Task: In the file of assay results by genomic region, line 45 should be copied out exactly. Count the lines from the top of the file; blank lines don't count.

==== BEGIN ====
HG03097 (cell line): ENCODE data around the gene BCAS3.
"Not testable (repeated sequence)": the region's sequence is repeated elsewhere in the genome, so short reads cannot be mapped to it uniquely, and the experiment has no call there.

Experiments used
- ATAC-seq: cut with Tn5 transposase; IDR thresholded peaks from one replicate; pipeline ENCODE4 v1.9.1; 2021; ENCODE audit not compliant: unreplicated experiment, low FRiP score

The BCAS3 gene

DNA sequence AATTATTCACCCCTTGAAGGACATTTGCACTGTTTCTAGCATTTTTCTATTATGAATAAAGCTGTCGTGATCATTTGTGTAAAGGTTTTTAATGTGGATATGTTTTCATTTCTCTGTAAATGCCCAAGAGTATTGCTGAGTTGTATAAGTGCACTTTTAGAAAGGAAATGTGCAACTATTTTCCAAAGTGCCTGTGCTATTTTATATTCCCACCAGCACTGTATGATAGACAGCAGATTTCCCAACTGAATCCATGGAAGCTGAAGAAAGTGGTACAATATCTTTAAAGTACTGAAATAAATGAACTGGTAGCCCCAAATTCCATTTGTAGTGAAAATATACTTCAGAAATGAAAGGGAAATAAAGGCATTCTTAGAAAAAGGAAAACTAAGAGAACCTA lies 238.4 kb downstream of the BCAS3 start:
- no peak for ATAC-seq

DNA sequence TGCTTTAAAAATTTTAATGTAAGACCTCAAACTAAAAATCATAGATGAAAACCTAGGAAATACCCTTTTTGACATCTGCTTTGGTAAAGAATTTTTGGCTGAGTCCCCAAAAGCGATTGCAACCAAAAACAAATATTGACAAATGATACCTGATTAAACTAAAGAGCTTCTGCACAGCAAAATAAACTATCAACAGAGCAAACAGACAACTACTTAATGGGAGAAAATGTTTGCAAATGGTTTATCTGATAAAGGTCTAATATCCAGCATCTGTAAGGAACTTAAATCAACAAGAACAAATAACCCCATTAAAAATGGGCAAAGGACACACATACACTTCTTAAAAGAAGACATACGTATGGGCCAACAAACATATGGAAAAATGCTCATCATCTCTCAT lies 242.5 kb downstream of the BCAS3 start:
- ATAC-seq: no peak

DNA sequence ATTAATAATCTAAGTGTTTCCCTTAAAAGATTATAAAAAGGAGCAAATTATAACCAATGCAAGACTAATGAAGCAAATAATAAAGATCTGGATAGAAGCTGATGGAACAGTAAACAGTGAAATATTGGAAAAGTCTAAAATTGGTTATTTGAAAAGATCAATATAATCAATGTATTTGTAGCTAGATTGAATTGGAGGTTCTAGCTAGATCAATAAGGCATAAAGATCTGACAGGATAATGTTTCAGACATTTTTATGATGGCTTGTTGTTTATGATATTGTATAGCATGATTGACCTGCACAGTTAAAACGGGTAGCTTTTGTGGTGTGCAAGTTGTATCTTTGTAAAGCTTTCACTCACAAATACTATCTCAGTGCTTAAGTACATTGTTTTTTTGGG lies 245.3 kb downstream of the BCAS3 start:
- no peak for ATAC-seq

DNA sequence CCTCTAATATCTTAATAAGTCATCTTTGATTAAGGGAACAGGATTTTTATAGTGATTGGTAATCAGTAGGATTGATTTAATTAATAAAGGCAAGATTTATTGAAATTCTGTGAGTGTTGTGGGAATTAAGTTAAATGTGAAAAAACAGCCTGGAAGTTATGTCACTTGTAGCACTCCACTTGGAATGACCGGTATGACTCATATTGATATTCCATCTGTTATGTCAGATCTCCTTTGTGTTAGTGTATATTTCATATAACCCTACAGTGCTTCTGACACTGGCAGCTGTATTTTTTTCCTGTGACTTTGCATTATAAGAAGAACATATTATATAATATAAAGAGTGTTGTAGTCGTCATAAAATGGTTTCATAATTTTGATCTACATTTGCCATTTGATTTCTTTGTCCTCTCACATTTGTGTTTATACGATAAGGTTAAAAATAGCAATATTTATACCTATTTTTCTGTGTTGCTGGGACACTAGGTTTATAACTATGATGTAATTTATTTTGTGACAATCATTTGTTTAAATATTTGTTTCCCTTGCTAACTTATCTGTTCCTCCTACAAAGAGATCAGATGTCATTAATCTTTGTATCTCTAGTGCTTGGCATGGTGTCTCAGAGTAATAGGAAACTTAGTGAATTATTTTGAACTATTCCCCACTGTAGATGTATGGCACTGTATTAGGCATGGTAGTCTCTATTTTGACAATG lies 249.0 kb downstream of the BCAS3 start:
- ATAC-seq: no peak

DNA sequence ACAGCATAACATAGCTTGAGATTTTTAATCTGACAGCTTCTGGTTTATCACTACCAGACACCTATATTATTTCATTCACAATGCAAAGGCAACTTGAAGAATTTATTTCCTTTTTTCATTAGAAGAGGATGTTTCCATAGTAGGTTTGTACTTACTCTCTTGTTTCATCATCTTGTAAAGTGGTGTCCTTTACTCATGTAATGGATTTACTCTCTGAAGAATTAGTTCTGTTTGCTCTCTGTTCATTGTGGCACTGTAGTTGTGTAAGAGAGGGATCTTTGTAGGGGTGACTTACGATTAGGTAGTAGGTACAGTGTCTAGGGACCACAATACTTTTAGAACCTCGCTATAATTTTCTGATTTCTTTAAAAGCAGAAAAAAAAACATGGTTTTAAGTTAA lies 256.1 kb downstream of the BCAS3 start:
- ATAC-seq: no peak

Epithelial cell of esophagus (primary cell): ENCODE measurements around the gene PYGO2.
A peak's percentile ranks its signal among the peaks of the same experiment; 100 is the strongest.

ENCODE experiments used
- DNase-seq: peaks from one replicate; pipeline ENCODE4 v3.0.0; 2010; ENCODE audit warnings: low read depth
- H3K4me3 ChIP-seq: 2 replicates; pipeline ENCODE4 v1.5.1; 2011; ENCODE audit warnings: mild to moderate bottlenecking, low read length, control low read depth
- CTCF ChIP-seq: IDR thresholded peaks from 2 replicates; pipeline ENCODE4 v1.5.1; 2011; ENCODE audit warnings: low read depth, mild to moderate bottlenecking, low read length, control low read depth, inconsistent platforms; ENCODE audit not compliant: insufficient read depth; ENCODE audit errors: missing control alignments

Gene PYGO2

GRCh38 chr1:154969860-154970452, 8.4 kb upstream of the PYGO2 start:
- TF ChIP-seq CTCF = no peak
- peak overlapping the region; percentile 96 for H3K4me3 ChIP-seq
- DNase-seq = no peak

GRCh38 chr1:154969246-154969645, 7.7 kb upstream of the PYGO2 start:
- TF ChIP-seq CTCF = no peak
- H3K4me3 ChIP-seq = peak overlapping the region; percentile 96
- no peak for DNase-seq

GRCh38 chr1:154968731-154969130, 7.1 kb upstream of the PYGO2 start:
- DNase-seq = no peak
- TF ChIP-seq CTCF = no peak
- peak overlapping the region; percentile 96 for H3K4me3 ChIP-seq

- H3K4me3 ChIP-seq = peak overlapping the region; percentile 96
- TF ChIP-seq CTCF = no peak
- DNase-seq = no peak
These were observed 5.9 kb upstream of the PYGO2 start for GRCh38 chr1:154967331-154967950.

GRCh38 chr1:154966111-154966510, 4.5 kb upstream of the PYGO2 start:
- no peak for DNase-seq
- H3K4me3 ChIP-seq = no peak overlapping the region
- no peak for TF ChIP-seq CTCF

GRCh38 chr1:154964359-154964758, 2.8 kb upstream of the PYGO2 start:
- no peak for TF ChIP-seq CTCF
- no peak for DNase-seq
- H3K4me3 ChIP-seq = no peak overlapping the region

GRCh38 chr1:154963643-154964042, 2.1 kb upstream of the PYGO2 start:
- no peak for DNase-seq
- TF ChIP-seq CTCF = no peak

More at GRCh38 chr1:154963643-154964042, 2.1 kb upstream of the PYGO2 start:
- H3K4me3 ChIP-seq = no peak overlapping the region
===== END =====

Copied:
- no peak for DNase-seq